"I have replaced my sketchbook with photographic documentation, my paint brushes with an air-brush, my etcher's needle with a laser beam..." Dominique MULHEM makes his position quite clear. He requires technology to endow his painting with an additional measure of soul that is the mark of his desire and ambition. The truth of his art lies in the dualism of his vision: he is in fact both "voyant"(seer) and "voyeur" (on-looker). When MULHEM looks at art, the art of others, the great art of the past and present, he at once experiences the keen sensation of participating in the great collective observation that an epoch makes of both its present condition and the evolution of its past. By resorting to the hologram, he restores to his painting the density and tangible depth of memory itself.
Last year, I saw an exhibition at the Galerie Eterso devoted to the New Realists and noticed this way of "looking from within" that is evoked by Mulhem's holopaintings. I decided to see the artist again and paid him a visit two months ago with Jacques Lambert. I found myself in a studio in the surburbs of Paris, densely packed with his work, an ad-hoc laser he had made himself, and his own presence.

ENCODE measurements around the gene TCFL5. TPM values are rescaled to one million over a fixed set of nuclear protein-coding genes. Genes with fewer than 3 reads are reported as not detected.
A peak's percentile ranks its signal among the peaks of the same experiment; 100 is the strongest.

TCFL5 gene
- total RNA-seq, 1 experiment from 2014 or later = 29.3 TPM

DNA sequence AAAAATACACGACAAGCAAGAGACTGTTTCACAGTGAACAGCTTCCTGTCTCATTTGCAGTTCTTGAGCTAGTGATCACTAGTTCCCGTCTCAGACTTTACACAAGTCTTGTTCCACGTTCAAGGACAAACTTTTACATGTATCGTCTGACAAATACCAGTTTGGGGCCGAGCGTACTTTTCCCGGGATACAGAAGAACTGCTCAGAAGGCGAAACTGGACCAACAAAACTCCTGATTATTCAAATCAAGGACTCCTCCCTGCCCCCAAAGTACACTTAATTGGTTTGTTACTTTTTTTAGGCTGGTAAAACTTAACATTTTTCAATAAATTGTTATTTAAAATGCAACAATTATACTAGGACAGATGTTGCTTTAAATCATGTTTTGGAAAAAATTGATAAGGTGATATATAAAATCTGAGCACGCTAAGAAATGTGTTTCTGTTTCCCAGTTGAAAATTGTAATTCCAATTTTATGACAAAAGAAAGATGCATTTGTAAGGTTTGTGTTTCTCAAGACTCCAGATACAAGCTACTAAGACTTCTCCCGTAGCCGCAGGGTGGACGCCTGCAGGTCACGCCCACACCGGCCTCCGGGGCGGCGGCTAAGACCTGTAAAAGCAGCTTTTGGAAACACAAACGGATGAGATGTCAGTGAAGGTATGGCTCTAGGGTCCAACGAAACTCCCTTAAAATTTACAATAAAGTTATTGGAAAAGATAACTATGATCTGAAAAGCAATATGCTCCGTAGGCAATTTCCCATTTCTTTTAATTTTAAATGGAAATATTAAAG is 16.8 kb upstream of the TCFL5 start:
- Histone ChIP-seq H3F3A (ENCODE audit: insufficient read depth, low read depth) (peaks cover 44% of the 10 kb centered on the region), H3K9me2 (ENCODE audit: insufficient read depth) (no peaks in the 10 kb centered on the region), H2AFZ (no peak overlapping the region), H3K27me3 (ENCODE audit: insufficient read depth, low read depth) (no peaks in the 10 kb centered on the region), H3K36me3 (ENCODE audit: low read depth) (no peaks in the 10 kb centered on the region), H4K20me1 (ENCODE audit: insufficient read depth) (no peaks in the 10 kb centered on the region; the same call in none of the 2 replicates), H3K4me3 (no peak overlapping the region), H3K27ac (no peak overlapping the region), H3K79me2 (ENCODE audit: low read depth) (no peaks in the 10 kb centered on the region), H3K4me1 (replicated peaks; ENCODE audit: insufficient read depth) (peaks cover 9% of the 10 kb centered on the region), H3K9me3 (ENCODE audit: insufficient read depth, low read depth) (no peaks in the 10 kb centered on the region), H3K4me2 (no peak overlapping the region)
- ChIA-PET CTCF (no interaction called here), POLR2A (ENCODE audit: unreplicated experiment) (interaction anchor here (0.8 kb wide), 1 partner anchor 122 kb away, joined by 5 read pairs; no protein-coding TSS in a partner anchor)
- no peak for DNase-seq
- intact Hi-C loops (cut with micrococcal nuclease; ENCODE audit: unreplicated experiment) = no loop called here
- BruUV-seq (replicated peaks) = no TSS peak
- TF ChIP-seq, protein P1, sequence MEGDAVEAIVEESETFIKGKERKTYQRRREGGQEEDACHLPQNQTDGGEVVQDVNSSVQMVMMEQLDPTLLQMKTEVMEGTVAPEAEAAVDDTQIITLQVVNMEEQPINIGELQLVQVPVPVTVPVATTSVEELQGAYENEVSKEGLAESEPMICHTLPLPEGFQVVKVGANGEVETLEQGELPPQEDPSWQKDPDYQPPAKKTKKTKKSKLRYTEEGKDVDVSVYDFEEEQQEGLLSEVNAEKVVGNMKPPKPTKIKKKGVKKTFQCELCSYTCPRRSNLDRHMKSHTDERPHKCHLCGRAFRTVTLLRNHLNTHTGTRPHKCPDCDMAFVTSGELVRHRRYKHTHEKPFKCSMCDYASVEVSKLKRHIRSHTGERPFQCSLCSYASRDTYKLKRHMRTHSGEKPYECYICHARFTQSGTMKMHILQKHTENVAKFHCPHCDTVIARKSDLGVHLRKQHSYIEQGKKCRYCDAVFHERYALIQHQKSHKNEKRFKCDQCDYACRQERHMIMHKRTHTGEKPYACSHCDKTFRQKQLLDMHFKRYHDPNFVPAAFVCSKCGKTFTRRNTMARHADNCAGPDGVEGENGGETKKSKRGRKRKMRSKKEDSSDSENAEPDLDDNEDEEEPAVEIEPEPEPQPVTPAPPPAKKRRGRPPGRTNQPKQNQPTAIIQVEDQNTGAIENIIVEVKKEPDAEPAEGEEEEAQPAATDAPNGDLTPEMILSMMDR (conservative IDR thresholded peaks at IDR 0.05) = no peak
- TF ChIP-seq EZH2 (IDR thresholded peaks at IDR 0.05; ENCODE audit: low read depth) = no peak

This was then his intellectual laboratory, the factory where he spins his dreams, the studio in which the interior intensity of his observation is condensed into dual images. I was expecting to see only holopaintings but what I saw was paintings of extraordinary force. I was taken on a veritable museum tour, with perfect reproductions of work by Grand Masters in front of which pretty girls, agreeably and scantily dressed, strike flattering poses. Dream creatures in front of dream paintings ! In front of ! ... I should in fact say "in", but my eyes were unable to make the distinction, efface this simultaneous vision, separate the two different elements.
This is probably how Mulhem's mind works, and also how our visual memory works in art-galleries and museums. This discreet and secretive man knows what he wants. This genius of a handyman is brimming over with his subject, which is to make us see the paintings he loves and the painting he does himself from the same optical angle of simultaneity. If MULHEM ensnares us in his trap, it is to help us see more clearly within, and from within. This i.s what I would call a lesson in painting,
one which is given in all gentleness, without unwarranted pretension. A lesson from which I can benefit. If Mulhem's way of looking at art sometimes seems absent-minded, it is because he has gone beyond surface appearances, a little further on from them and a little closer to the truth of art.
Look twice at these works, they are well worth it. But take care ! This salubrity for the eye while looking from within may well take us far, into the depths of a sleepless dream.
Milan, May 18th 1993